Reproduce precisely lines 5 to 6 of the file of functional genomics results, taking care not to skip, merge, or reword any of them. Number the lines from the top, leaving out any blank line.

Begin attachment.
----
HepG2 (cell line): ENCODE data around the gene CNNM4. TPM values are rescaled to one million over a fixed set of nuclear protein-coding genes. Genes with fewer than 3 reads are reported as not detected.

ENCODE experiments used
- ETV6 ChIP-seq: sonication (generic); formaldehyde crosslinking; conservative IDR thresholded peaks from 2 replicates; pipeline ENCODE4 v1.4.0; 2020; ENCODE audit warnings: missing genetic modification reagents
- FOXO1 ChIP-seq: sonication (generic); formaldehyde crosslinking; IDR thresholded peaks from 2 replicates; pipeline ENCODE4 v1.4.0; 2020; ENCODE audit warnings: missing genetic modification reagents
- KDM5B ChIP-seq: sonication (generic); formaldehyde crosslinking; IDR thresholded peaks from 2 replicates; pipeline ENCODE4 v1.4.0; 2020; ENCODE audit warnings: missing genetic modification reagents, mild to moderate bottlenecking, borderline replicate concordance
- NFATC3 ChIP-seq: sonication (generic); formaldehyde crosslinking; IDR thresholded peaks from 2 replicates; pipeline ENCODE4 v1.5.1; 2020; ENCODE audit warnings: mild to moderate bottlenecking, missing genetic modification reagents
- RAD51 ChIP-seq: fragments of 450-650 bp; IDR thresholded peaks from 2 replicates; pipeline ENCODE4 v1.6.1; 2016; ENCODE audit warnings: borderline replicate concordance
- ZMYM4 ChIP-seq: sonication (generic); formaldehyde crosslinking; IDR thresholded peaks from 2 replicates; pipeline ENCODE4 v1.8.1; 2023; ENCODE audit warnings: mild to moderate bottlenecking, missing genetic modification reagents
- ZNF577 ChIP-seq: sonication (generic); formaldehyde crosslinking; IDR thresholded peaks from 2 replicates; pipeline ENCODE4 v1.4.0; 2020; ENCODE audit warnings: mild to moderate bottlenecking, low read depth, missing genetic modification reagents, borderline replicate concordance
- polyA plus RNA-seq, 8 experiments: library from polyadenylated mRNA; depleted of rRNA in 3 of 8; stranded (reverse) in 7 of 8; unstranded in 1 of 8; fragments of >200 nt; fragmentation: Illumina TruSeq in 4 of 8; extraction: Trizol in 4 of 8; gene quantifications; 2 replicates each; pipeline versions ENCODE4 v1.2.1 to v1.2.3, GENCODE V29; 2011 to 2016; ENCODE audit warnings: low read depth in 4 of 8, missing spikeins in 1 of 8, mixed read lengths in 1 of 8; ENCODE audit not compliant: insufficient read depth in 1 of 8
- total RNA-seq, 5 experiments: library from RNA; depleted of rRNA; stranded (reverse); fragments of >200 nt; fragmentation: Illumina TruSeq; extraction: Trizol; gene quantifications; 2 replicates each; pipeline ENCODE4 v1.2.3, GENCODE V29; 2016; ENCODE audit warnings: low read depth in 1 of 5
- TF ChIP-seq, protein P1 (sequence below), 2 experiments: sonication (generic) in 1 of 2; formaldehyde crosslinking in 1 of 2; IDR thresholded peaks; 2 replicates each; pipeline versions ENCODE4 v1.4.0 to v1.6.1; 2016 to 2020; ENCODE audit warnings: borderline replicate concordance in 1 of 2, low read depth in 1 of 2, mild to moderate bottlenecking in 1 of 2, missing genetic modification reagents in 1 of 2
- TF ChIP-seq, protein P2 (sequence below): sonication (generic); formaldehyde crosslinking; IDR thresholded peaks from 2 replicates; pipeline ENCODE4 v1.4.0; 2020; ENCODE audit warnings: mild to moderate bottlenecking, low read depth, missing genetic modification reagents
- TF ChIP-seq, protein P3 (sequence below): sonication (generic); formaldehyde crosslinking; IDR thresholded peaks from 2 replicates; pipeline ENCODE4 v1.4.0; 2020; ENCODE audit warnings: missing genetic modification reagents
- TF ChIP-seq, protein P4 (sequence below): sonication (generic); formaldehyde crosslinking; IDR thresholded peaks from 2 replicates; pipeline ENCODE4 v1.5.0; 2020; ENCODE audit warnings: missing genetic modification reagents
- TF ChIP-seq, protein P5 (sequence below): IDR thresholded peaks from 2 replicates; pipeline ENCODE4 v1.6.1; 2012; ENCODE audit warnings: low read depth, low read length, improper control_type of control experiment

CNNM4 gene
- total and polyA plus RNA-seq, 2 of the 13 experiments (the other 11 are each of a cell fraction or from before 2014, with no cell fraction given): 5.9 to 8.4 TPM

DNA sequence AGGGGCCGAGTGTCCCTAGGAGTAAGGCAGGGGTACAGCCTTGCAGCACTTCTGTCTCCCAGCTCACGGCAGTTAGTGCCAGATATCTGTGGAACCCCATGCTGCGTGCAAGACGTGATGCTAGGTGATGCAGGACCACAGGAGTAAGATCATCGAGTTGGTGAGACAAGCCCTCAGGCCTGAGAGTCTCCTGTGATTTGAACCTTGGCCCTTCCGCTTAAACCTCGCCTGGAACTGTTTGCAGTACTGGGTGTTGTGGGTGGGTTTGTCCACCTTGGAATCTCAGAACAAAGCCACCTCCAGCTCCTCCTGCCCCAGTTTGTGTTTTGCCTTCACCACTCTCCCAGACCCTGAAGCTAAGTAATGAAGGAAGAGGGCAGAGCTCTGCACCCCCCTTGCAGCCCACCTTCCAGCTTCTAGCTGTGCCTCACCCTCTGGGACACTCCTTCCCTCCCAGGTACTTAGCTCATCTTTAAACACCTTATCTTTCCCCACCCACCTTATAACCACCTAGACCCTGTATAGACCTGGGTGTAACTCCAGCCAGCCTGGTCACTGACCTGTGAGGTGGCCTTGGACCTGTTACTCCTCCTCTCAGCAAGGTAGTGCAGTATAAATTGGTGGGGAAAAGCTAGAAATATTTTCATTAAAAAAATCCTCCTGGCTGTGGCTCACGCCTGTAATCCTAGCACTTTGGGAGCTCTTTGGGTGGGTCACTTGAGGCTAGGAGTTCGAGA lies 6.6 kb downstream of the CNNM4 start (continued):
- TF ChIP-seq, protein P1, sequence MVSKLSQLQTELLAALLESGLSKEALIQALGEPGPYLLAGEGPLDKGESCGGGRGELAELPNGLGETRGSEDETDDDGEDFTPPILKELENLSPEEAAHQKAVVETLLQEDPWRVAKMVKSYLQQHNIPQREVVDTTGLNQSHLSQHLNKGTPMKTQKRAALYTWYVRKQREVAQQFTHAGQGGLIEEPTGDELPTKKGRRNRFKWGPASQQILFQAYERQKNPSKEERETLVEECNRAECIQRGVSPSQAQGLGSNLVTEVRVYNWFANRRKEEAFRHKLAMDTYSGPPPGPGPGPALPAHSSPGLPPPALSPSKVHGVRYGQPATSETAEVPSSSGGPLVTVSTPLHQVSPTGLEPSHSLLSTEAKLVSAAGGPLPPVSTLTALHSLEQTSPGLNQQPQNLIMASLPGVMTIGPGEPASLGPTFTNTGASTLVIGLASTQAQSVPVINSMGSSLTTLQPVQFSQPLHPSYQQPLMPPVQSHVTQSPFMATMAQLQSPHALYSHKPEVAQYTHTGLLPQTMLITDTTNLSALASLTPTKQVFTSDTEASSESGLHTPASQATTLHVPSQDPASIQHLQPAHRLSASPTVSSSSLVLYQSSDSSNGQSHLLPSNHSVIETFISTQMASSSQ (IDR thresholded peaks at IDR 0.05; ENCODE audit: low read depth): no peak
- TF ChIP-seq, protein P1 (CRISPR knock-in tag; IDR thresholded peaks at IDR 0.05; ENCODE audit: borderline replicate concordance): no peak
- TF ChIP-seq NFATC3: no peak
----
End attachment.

- KDM5B ChIP-seq: sonication (generic); formaldehyde crosslinking; IDR thresholded peaks from 2 replicates; pipeline ENCODE4 v1.4.0; 2020; ENCODE audit warnings: missing genetic modification reagents, mild to moderate bottlenecking, borderline replicate concordance
- NFATC3 ChIP-seq: sonication (generic); formaldehyde crosslinking; IDR thresholded peaks from 2 replicates; pipeline ENCODE4 v1.5.1; 2020; ENCODE audit warnings: mild to moderate bottlenecking, missing genetic modification reagents